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Displacement Forces in Iliac Landing Zones and Stent Graft Interconnections in Endovascular Aortic Repair: An Experimental Study

Journal article
Authors Håkan Roos
Mostaffa Ghaffari
Mårten Falkenberg
Valery Chernoray
Anders Jeppsson
Håkan Nilsson
Published in European Journal of Vascular and Endovascular Surgery
Volume 47
Issue 3
Pages 262-267
ISSN 1078-5884
Publication year 2014
Published at Institute of Medicine, Department of Molecular and Clinical Medicine
Pages 262-267
Language en
Keywords Angulation, Aortic aneurysm, Blood flow, Displacement force, EVAR, Stent graft
Subject categories Fluid mechanics, Medical Laboratory and Measurements Technologies, Vascular surgery, Medical technology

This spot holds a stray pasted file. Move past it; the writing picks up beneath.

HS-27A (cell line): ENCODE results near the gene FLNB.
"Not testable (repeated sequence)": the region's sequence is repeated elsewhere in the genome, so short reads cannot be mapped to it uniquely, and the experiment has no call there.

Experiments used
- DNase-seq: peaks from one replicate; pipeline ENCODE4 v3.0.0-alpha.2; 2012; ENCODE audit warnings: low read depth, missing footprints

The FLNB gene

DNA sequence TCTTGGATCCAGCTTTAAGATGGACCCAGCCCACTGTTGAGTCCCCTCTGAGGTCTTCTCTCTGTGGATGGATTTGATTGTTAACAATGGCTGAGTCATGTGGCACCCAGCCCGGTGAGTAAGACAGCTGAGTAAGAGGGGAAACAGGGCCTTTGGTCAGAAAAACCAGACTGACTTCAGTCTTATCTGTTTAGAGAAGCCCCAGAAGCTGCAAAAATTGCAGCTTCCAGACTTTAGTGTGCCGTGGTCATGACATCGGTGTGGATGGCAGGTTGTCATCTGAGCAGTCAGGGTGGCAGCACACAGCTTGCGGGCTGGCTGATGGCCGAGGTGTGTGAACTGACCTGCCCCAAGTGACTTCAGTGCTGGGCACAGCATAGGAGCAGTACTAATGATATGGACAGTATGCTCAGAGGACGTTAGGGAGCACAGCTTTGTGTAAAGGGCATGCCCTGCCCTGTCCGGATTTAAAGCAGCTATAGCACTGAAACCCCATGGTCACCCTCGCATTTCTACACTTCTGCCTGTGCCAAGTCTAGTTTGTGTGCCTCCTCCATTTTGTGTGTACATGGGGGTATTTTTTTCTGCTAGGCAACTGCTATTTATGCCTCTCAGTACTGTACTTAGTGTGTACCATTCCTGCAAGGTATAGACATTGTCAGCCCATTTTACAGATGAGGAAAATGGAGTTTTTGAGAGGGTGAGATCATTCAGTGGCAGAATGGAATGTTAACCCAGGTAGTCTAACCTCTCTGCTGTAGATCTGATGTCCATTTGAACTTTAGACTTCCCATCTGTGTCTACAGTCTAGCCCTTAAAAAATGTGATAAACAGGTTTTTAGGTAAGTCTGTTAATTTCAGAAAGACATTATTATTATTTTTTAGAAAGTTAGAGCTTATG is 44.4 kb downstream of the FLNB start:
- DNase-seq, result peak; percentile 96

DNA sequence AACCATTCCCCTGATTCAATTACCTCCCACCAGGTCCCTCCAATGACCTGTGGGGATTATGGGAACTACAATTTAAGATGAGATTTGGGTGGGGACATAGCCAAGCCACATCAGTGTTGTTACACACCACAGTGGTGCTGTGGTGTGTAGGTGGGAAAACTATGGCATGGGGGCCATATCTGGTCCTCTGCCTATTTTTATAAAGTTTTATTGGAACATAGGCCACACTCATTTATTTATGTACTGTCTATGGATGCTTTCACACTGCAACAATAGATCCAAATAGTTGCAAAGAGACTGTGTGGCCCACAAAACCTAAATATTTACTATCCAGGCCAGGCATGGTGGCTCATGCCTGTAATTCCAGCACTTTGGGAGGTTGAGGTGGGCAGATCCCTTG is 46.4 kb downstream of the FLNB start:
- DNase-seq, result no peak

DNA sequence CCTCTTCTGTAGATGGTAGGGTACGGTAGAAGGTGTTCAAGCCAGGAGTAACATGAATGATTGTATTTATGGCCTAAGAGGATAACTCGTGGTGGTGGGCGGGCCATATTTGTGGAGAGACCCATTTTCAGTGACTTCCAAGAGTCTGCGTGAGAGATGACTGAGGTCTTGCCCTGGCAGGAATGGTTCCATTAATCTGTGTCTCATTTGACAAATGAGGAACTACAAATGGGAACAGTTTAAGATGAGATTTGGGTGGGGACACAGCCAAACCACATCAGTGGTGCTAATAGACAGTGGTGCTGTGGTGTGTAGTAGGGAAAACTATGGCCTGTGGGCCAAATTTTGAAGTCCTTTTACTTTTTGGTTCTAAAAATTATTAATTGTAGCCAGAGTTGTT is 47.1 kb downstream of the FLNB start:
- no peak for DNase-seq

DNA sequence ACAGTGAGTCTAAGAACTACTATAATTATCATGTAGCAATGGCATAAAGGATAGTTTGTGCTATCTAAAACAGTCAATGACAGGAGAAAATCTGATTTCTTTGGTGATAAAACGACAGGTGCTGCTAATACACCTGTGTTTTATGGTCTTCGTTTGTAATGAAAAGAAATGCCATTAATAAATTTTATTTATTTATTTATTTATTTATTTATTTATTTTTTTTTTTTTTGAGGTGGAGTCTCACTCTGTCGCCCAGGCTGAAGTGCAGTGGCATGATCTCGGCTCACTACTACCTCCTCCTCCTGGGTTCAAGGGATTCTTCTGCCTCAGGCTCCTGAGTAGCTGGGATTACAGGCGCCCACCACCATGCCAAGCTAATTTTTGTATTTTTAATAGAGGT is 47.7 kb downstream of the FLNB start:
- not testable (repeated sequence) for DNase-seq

Objectives: Stent graft migration influences the long-term durability of endovascular aortic repair. Flow-induced displacement forces acting on the attachment zones may contribute to migration. Proximal fixation of aortic stent grafts has been improved by using hooks, while distal fixation and stent graft interconnections depend on self-expansion forces only. We hypothesized that flow-induced displacement forces would be significant at the distal end, and would correlate with graft movements. Methods: As part of an experimental study, an iliac limb stent graft was inserted in a pulsatile flow model similar to aortic in vivo conditions, and fixed-mounted at its proximal and distal ends to strain gauge load cells. Peak displacement forces at both ends and pulsatile graft movement were recorded at different graft angulations (0-90°), perfusion pressures (145/80, 170/90, or 195/100 mmHg), and stroke frequencies (60-100 b.p.m.). Results: Flow-induced forces were of the same magnitude at the proximal and distal end of the stent graft (peak 1.8 N). Both the forces and graft movement increased with angulation and perfusion pressure, but not with stroke rate. Graft movement reached a maximum of 0.29 ± 0.01 mm per stroke despite fixed ends. There were strong correlations between proximal and distal displacement forces (r = 0.97, p < .001), and between displacement forces and graft movement (r = 0.98, p < .001). Conclusions: Pulsatile flow through a tubular untapered stent graft causes forces of similar magnitude at both ends and induces pulsatile graft movements in its unsupported mid-section. Peak forces are close to those previously reported to be required to extract a stent graft. The forces and movements increase with increasing graft angulation and perfusion pressure. Improved anchoring of the distal end of stent grafts may be considered. © 2013 European Society for Vascular Surgery.

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